I love alliteration, don't you?
Ailian: thanks a lot for your post. New Orleans...I pronounce it your way. I wonder how the French say it? In the same way as they do for their own city of Orleans I guess.
Random: Edinburgh....your way spot on! Thanks for the musical touch too!
"Far of in sunlit places
Sad are the Scottish faces
Yearning to feel the Kiss
Of sweet Scottish rain".
This "summer" a wee bit too much of the "sweet Scottish rain"! Still, look on the bright side....it keeps the countryside lovely and green.
typo: for "of" read "off". I type too fast!
Since I grew up and learnt my English in Australia, for many years, I'm really baffled at your "casual" pronunciation of water, batter, matter and, even, cricketer, all of which I've always pronounced as battah, mattah and cricketah. I perfectly remember that was the way, back home, the people around me pronounced that some twenty years ago. I've been out of the country for quite a time now but I do have a few Australian friends in Europe and they all pronounce the way I do and that's the way most Australian broadcasters I've heard pronounce that sound. Maybe the world of cricket and sports does have a "broader" Australian accent. I'm highly interested in knowing if there is a generalised generation gap in the way Australians pronounce this sound or would you say it depends on background?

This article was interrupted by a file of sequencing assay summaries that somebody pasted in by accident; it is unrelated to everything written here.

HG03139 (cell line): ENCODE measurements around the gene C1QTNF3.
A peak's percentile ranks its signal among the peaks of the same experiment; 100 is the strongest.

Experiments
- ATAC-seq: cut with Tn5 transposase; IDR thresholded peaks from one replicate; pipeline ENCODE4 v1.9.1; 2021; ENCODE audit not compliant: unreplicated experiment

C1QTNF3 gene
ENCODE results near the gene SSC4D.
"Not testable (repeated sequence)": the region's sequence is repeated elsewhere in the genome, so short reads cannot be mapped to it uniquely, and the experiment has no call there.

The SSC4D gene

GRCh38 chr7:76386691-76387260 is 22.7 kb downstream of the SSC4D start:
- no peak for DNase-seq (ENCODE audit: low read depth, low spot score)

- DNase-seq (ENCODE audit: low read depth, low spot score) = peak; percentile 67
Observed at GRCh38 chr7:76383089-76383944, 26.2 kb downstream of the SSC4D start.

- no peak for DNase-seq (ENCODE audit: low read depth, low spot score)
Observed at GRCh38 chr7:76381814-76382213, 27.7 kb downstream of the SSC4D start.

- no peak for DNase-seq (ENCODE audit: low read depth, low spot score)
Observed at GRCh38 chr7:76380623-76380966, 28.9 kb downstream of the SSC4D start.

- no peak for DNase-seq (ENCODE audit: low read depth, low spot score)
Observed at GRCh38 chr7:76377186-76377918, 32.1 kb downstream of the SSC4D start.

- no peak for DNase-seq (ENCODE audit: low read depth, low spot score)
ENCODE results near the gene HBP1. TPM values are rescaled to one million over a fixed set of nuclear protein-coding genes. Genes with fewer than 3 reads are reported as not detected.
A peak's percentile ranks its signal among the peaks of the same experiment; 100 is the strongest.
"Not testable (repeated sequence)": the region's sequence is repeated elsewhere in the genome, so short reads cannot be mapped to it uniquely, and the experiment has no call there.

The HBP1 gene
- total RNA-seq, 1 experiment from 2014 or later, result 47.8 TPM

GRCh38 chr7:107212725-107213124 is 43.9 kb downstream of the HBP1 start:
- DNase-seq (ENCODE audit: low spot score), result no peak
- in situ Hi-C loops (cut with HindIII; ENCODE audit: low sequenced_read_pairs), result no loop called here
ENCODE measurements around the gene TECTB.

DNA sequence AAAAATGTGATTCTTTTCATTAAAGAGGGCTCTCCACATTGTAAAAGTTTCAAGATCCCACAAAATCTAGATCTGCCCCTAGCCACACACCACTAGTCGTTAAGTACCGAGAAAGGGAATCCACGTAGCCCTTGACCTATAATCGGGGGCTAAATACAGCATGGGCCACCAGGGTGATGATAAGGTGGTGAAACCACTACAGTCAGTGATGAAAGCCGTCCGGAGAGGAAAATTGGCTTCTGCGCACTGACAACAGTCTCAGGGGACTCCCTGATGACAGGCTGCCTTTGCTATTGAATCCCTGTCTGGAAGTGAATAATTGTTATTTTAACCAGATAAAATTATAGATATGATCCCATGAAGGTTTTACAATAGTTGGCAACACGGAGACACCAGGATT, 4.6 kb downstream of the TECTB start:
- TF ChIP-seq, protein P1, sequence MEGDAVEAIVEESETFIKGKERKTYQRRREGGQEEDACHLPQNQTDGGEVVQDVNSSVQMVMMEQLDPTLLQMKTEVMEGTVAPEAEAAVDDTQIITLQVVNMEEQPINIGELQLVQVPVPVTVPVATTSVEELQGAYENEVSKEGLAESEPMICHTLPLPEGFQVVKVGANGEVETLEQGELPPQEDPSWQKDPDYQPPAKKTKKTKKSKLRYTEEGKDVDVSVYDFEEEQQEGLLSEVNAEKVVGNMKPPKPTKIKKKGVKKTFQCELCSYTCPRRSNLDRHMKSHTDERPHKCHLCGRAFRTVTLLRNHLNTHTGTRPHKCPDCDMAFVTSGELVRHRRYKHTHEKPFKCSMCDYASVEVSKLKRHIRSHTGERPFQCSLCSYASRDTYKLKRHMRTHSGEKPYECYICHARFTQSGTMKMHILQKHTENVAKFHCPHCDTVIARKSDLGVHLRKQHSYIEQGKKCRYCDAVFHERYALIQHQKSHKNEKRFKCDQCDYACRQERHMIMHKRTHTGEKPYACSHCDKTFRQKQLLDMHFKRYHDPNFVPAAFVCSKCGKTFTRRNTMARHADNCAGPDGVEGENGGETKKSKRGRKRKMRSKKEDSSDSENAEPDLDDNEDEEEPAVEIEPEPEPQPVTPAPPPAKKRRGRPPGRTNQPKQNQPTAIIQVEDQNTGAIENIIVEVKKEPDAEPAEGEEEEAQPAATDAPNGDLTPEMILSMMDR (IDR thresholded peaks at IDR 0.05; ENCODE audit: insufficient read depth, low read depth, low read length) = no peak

By the way, I've always pronounced Edinburgh as ED-in-bruh, without a rolled "r" I'm afraid, since I never roll my "r" in English although I do so in my also native Catalan.
You guessed correctly! The French say it "la Nouvelle Orléans" in French, with Orléans receiving the same pronunciation as the city for which it was named, and usually say "New Orléans" (in the French accent, of course) in English. The Louisiana francophones say "(la) Nouvelle Orléans" as well, though it's a slightly different pronunciation -- the /e/ is a bit higher, close to /i/, and the r is sometimes tapped (as in Spanish), sometimes uvular (as in French).
If we pronunce it in the english way, we will say "New Orleans" and not "New Orléans".
rectification : "pronounce"